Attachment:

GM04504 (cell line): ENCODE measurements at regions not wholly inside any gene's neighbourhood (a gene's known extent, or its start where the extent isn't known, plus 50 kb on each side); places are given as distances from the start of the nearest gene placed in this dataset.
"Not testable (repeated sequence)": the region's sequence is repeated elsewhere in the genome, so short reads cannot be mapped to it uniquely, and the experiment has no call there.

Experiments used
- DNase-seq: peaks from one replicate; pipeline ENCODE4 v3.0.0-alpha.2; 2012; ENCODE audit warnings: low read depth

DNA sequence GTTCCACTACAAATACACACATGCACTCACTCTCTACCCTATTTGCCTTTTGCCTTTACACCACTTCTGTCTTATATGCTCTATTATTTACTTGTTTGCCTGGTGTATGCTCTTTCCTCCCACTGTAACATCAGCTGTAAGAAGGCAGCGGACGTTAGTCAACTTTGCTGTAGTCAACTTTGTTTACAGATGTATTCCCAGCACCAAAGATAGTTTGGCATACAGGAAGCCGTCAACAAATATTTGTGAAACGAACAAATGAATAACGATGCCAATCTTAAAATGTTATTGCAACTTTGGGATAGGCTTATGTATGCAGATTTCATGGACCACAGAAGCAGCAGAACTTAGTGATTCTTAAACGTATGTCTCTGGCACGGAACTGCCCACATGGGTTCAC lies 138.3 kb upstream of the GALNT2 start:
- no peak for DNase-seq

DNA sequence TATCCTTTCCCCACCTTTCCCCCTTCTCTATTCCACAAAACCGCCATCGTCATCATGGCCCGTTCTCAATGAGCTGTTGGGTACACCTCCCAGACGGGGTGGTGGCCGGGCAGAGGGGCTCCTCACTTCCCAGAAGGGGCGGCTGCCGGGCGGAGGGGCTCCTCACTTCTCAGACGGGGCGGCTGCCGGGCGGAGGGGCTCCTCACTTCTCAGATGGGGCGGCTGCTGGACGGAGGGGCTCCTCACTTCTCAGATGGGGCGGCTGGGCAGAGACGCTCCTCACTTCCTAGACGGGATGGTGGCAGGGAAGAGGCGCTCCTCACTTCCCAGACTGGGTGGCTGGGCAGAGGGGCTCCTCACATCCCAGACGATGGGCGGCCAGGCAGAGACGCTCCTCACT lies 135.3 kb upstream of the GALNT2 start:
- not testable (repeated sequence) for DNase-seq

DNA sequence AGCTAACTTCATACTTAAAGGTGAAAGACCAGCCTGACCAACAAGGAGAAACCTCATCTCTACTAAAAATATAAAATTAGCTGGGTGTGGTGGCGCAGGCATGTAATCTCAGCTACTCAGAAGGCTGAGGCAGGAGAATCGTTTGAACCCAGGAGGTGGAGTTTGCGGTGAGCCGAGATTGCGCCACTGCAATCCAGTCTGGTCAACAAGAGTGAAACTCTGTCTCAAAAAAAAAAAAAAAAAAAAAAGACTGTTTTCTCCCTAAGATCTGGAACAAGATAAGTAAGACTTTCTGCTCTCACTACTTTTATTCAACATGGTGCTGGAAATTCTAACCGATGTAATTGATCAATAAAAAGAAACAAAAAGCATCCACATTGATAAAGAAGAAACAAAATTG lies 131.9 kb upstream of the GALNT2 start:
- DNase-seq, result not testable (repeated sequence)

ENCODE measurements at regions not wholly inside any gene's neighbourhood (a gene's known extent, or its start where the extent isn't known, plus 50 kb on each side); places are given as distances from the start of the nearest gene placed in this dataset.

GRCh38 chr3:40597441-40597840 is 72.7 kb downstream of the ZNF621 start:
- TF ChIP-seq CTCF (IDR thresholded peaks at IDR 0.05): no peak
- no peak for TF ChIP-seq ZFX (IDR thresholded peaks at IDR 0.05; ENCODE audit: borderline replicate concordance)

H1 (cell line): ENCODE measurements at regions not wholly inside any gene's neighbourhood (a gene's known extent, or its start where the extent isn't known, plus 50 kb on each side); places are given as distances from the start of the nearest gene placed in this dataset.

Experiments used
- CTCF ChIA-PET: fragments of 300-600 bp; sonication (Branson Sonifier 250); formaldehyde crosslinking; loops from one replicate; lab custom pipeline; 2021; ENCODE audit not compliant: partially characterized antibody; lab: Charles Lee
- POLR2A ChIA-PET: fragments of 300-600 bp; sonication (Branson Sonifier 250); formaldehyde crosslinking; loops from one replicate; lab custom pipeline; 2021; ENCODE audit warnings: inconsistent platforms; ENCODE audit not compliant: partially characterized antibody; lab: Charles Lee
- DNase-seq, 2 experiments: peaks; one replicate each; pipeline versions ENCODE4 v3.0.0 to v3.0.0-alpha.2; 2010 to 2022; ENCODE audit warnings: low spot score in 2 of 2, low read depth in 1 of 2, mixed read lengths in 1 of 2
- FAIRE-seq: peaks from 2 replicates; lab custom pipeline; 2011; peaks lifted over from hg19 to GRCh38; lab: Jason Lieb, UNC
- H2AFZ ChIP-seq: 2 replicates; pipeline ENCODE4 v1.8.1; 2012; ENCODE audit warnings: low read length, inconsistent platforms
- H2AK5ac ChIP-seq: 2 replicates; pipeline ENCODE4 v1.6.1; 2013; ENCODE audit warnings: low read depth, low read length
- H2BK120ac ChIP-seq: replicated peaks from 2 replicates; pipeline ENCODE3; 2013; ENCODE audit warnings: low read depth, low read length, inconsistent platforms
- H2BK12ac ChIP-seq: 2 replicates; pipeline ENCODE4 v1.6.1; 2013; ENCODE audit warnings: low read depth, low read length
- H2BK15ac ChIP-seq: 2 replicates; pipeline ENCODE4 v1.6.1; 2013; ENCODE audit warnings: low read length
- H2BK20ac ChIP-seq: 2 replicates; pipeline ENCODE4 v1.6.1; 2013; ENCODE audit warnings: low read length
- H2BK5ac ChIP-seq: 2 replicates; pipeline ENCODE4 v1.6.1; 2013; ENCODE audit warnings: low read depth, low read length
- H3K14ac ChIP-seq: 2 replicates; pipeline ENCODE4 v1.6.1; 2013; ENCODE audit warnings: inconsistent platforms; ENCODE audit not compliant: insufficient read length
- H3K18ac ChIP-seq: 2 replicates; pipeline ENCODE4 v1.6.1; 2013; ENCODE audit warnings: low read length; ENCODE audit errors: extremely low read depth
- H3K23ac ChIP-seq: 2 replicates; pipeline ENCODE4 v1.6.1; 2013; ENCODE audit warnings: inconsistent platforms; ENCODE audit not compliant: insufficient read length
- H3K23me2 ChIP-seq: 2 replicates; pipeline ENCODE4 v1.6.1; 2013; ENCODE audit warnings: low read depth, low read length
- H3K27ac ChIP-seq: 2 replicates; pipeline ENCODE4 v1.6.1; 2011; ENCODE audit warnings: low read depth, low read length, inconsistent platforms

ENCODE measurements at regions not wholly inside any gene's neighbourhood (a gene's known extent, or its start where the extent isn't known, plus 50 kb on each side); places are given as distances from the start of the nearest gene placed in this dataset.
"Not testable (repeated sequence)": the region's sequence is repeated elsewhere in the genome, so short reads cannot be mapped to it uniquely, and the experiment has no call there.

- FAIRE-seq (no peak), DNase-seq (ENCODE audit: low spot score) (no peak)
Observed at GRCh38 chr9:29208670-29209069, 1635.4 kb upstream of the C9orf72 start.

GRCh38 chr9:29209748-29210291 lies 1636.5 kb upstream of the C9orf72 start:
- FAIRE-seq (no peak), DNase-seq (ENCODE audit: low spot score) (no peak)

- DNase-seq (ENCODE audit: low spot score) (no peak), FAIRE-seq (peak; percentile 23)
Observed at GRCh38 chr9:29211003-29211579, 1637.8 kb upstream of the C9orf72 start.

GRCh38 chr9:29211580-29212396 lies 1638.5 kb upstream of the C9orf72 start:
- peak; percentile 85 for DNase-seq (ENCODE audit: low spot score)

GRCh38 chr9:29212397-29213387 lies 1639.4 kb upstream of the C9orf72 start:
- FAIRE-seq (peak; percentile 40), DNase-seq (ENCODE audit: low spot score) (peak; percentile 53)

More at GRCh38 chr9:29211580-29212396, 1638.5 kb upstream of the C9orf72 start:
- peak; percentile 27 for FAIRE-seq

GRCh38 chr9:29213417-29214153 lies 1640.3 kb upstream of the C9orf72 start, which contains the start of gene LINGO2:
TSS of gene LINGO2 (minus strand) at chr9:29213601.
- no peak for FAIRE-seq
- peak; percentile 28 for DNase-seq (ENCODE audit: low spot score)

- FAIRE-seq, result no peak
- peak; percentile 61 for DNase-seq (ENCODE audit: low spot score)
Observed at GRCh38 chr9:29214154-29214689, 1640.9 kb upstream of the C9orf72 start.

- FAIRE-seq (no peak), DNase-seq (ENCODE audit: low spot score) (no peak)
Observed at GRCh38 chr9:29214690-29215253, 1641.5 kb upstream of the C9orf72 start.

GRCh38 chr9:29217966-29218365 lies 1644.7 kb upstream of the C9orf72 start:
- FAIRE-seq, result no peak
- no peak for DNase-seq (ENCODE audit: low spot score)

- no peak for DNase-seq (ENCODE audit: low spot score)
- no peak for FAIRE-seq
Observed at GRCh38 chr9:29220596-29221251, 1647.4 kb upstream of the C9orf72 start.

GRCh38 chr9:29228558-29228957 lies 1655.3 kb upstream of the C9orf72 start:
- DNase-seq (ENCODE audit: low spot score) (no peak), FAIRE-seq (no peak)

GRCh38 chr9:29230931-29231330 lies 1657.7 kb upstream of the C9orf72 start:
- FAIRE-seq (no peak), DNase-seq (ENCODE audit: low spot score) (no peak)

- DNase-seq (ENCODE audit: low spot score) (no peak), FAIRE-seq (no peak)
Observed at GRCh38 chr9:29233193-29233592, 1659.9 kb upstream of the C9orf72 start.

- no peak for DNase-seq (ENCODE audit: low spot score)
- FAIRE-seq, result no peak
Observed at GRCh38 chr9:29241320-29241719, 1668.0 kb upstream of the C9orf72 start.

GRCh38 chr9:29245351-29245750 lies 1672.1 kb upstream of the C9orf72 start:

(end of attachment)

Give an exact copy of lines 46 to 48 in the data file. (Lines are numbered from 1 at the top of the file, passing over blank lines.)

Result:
- peak; percentile 27 for FAIRE-seq

GRCh38 chr9:29213417-29214153 lies 1640.3 kb upstream of the C9orf72 start, which contains the start of gene LINGO2:
TSS of gene LINGO2 (minus strand) at chr9:29213601.